The brand voice of Maximum Effort, an advertising agency founded by Ryan Reynolds, is a reflection of the actor's wit and humor, which is apparent in the agency's name itself. The brand voice is irreverent, playful, and often self-deprecating, which allows the agency to connect with its audience in a more personal and relatable manner.

Maximum Effort's brand personality emphasizes creativity, risk-taking, and a willingness to push boundaries to deliver exceptional results.

Boston Dynamics

Boston Dynamics is a technology company known for creating advanced robots. The company's brand voice is characterized by its scientific and innovative nature. Boston Dynamics' messaging focuses on its cutting-edge engineering and robotics technology, which is evident in its product design and impressive capabilities.

The company's brand personality is serious, professional and technical in tone, emphasizing its expertise in robotics and engineering.

Source: Boston Dynamics


Known for its email marketing products, Mailchimp's brand voice is creative and inviting, which is reflected in its colorful, playful design and messaging. The brand's quirky and fun tone resonates with its audience, making it appealing to small businesses, entrepreneurs, and creative professionals.

Mailchimp's messaging emphasizes simplicity and ease-of-use, which is evident in its platform's user-friendly interface and step-by-step guides.

Source: Mailchimp

Steps to Developing Your Brand Voice

Developing your company's distinct personality is no simple task, but there are a few steps you can take to ensure success.

1. Start with a clear brand positioning and differentiation.

Aligning your company around a brand positioning architecture is a critical precursor to developing your brand voice. Don't just select a playful tone because you like the sound of it, select a playful brand tone because it's the best fit for the audience you're going after and the most differentiated tone from alternatives in the field.

A typical brand positioning statement has the following clearly identified areas:

  • Your target audience
  • Their biggest problem or pain point
  • Your solution to that problem
  • Why your solution is better for that audience than any other alternatives in the field

2. Audit your existing website and successful content for any brand voice that is already occurring in your writing and design.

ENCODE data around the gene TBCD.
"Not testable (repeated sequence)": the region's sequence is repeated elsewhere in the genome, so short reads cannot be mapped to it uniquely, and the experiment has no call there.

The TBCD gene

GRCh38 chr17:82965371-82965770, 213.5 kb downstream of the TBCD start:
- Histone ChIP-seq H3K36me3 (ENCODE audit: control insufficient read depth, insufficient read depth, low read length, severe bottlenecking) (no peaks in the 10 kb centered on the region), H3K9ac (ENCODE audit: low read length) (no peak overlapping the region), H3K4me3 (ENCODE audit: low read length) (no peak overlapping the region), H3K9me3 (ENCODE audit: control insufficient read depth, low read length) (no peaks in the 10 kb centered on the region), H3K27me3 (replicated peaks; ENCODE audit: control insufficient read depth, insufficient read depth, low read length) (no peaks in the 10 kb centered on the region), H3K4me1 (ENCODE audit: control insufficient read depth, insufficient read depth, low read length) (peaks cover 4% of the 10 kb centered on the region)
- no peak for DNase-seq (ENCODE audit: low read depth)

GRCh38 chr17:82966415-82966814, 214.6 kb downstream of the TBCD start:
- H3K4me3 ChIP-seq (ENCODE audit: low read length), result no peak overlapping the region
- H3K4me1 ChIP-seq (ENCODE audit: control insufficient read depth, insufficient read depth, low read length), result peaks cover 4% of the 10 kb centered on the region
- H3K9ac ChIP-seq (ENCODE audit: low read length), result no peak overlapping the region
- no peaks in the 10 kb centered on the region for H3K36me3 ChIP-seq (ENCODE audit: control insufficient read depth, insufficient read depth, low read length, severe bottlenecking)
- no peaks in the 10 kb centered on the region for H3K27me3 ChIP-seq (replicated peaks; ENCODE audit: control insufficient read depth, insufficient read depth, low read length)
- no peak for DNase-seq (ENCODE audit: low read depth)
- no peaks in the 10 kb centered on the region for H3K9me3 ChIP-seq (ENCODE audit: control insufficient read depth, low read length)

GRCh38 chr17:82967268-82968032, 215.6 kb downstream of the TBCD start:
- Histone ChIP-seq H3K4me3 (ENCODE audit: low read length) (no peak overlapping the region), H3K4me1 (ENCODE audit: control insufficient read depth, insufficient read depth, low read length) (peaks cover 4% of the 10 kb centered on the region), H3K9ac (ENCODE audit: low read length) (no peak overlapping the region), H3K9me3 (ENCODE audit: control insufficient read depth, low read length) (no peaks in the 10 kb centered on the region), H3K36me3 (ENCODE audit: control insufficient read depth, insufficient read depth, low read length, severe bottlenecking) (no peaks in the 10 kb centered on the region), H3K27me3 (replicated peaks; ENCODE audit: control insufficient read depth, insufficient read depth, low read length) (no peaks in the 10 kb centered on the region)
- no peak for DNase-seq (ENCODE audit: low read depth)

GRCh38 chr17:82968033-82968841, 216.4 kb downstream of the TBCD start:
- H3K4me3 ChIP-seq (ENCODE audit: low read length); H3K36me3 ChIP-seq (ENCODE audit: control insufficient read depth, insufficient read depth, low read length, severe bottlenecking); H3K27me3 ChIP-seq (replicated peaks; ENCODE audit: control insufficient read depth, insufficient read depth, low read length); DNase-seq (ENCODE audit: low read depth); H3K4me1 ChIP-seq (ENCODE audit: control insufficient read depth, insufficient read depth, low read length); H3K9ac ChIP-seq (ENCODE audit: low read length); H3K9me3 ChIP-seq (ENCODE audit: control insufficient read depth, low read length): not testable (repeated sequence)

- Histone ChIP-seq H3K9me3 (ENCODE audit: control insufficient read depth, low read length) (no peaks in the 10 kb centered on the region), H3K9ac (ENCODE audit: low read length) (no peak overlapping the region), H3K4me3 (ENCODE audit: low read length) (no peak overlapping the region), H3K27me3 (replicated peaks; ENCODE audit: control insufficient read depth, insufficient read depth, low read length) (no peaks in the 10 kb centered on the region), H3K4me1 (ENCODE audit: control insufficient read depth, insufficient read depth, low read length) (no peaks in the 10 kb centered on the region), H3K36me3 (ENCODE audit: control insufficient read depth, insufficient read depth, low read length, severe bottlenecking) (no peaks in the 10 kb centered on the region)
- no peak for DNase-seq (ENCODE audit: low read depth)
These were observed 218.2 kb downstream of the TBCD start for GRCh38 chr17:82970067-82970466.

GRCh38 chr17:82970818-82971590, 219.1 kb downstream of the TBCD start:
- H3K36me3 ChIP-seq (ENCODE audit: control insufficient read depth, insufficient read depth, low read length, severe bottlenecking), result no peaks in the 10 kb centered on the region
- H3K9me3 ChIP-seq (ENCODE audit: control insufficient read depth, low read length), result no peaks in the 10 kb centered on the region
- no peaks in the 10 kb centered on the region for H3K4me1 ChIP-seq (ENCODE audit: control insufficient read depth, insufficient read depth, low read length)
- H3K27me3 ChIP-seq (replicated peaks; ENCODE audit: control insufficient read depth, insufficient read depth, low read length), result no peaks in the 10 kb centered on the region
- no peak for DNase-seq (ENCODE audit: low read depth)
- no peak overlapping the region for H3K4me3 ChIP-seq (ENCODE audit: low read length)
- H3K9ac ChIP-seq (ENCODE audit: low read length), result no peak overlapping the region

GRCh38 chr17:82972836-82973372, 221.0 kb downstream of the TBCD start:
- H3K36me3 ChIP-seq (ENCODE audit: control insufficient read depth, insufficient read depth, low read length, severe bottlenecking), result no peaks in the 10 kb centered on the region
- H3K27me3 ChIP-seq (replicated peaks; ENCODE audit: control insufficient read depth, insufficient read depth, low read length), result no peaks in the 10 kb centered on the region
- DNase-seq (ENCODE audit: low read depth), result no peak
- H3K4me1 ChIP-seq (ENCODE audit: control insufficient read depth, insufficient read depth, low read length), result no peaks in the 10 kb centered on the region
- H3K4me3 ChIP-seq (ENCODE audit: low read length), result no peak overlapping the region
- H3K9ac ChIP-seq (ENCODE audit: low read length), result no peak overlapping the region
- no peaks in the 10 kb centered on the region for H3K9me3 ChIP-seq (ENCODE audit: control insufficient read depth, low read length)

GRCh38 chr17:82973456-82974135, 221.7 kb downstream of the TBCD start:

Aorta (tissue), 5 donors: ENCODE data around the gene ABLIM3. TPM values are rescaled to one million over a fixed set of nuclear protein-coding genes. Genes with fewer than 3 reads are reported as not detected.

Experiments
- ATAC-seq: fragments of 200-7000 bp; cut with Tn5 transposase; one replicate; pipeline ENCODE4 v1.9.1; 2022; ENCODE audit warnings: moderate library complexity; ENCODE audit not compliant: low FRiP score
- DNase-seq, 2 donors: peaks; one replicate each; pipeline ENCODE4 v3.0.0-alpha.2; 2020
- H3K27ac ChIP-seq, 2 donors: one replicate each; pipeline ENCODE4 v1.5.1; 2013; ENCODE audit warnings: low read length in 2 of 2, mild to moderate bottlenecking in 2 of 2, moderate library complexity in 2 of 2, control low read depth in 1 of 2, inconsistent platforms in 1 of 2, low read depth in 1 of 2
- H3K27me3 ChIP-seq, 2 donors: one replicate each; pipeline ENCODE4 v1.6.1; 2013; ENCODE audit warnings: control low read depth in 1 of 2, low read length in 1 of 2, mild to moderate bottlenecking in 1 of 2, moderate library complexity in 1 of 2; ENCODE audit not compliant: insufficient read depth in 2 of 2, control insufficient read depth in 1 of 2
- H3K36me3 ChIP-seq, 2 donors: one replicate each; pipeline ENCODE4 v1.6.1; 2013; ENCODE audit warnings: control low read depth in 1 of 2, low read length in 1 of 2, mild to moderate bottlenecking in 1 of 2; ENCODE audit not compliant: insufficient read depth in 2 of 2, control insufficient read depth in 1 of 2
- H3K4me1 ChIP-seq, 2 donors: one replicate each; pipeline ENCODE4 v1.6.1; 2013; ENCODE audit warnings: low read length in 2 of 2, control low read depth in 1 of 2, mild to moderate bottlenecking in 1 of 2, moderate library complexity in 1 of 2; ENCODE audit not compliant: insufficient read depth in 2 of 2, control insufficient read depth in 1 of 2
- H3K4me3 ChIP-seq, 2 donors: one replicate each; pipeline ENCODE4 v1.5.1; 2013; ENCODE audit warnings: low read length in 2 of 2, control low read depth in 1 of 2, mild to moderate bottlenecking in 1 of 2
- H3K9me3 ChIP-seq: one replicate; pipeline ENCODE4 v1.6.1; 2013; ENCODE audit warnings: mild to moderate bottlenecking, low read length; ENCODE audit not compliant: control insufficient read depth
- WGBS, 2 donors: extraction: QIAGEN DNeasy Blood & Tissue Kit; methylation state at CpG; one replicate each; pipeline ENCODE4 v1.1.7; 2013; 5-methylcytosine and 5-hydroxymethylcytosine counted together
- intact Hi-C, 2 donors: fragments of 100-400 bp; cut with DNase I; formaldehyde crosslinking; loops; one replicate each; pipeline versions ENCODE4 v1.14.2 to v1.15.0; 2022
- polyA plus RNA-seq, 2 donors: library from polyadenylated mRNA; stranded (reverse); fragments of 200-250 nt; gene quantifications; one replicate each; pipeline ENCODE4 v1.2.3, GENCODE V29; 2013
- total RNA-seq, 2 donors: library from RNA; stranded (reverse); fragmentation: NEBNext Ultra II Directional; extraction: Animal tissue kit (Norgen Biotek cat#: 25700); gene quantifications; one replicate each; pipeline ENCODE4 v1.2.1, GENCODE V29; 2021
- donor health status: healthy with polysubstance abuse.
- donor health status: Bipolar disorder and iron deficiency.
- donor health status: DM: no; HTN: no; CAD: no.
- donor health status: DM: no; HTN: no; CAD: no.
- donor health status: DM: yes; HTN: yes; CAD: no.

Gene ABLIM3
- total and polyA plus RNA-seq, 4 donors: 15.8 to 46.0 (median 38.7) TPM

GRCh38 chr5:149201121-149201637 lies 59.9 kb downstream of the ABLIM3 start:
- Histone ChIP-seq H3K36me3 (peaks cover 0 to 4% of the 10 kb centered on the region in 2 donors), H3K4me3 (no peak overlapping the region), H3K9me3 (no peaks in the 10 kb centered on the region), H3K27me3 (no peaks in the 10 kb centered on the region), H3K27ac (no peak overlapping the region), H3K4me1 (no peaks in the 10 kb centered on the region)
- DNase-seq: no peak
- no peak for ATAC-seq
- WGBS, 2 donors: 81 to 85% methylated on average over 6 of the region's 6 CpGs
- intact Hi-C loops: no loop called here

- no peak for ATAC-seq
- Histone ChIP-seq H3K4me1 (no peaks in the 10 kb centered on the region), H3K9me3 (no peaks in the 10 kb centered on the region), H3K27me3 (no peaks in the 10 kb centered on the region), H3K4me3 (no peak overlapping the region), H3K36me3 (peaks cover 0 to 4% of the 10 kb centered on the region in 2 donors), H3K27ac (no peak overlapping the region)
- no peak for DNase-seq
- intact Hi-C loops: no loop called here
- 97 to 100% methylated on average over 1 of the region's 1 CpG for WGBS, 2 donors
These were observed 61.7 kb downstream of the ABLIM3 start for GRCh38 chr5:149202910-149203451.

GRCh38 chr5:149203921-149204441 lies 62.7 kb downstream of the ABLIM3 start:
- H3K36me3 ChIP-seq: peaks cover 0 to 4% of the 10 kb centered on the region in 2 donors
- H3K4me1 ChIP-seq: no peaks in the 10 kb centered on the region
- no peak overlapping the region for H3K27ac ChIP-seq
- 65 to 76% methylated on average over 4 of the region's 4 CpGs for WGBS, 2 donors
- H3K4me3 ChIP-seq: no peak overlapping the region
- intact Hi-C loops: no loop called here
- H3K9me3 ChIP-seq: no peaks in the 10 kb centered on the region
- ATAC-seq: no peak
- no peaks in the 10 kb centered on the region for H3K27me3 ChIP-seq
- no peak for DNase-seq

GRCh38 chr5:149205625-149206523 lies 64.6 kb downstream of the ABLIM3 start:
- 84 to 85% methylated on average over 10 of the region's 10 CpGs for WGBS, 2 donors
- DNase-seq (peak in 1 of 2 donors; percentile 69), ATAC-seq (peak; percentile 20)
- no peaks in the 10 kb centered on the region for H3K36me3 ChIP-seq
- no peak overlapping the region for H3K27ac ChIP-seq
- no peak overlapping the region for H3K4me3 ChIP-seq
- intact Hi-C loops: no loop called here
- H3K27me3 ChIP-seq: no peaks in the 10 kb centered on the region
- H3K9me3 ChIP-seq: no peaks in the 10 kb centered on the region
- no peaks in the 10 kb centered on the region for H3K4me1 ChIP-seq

Even though it may not be consistent, odds are your most successful content already has an underlying tone. Use a free tool like to help surface those tones to give you a starting place.

  1. Select a brand voice that reinforces your audience's needs and your differentiation. If you sell security software, know that your audience is looking for brands they can trust. So demonstrating trustworthiness in the way you speak, create and design is key. That said, there is more than one way to convey trustworthiness so you don't need to sound like every other security software out there (and you shouldn't). If your nearest competitor establishes trust by speaking formally and professionally so as to show sophistication as "the trusted expert", you may want your brand voice to be more approachable so as to be "the trusted friend."
  2. Develop some deliberate range within your brand voice: The best and most defensible brand voice has some depth to it. It is more complex than a single trait like "formal" or "casual". Typically a brand voice is an overlap of a few different key tones that together make a piece of content sound like your brand's values and positioning. These layers can serve to balance each other out or give you some range to adapt to different channels and campaigns. For example, generative AI company Jasper describes its brand voice as the intersection of Pioneering, Practical and Playful. We'll dissect this more in the next section.
  3. Communicate your brand positioning and voice internally. Go on a roadshow within your company to share the new positioning and brand voice when you first formalize it. Incorporate your brand positioning and brand voice into onboarding materials for any new employee. Put editorial checks in place in your content development process to make sure the brand voice. Store a central style guide and brand positioning document where anyone in the company or any vendors that work with your company can access it. Finally, if you use a generative AI platform, upload your style guide and brand voice into the tool so even your AI-assisted content sounds authentic to your brand.